“Make your site’s important content visible by default. Google is able to crawl HTML content hidden inside navigational elements such as tabs or expanding sections, however we consider this content less accessible to users, and believe that you should make your most important information visible in the default page view.”
We bolded the first part for irony. The new Webmaster Guidelines page has content hidden by drop-down menus. Although Google can crawl content hidden by tabs or expanding sections, the best stuff should be out in the open. We’re guessing things like “Follow these guidelines” is what Google means.
“Make a reasonable effort to ensure that advertisement links on your pages do not affect search engine rankings. For example, use robots.txt or rel=”nofollow” to prevent advertisement links from being followed by a crawler.”
Google changed this one to a specific solution to avoid “affecting search engine rankings.”
“Try to use text instead of images to display important names, content, or links. If you must use images for textual content, use the alt attribute to include a few words of descriptive text.”
Here’s the mention of alt attributes again. You already know not to expect Google to pick up text within images, so alt attributes serve a double purpose here—getting text read by Google and adding accessibility.
“Ensure that all links go to live web pages. Use valid HTML.”
The wording was changed from saying, “check for broken links and correct HTML.” Google Search Console will help find broken links, so it’s on you to make sure your links are going to pages that can be accessed. No hidden content here!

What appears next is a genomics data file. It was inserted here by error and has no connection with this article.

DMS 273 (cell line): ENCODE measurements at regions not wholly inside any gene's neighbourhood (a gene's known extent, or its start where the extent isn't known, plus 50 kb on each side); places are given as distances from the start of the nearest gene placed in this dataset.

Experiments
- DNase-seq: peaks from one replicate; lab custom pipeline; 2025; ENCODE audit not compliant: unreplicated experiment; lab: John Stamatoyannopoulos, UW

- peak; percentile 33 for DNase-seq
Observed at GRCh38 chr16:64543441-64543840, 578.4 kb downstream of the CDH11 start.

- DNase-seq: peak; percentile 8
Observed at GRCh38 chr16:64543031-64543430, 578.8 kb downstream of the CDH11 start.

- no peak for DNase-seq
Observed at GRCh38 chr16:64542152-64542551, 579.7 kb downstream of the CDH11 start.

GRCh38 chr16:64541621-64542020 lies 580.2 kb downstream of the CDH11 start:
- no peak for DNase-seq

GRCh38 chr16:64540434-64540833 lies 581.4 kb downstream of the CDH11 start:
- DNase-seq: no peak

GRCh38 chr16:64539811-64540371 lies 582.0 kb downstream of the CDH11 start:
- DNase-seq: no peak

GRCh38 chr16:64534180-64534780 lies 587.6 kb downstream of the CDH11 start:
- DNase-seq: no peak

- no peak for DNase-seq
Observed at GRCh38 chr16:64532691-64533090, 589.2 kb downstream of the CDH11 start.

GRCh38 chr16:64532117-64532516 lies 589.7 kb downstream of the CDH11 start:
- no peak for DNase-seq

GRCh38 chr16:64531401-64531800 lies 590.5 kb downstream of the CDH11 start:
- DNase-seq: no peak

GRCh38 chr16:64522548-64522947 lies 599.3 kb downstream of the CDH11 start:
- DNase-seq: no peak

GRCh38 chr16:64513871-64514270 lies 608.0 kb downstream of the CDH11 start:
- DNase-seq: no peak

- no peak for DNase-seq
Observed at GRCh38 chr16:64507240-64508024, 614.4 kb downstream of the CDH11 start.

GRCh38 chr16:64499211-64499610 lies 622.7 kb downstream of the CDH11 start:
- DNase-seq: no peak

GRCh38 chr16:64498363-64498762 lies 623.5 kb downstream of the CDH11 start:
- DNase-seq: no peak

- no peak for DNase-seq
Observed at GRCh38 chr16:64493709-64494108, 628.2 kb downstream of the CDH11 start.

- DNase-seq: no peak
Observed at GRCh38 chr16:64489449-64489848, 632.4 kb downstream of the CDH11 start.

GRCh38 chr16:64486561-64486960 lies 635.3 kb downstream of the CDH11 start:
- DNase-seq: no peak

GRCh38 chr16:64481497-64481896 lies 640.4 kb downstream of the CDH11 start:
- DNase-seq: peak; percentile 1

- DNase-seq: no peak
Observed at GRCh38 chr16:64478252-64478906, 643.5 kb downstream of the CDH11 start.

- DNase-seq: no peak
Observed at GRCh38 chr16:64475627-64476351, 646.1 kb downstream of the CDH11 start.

“Optimize your page loading times. Fast sites make users happy and improve the overall quality of the web (especially for those users with slow Internet connections). Google recommends that you use tools like PageSpeed Insights and Webpagetest.org to test the performance of your page.”
Again, Google offers a specific thing you can do to make your site faster for the user’s benefit.
“Design your site for all device types and sizes, including desktops, tablets, and smartphones. Use the mobile friendly testing tool to test how well your pages work on mobile devices, and get feedback on what needs to be fixed.”
This change reflects the recent move away from desktops and toward mobile devices.
“If possible, secure your site’s connections with HTTPS. Encrypting interactions between the user and your website is a good practice for communication on the web.”
This is a brand new one, and it’s right in line with Google wanting its users safe while they search. To have it in the official Guidelines says quite a bit.
“Ensure that your pages are useful for readers with visual impairments, for example, by testing usability with a screen-reader.”
Here’s another new one that stresses the importance of making your site as accessible as possible.
Let’s be real here; the Guidelines aren’t merely suggestions. Google even removed the language that used to say, “Even if you choose not to implement any of these suggestions,” leaving only the “We strongly encourage you to pay very close attention to the Google Webmaster Quality Guidelines.” This is a pretty clear sign that you should be following the Webmaster Guidelines to the letter.
Some guidelines were removed altogether. The one that warned how not all search engines could crawl dynamic pages is no more (since dynamic pages are pretty standard now.) But the Quality Guidelines were untouched, save for added emphasis on “Avoid the following techniques.”
All these updates show the best methods you should be using for both Google and users.
Read an excellent breakdown of the changes over at The SEM Post, or check out the Webmaster Guidelines here.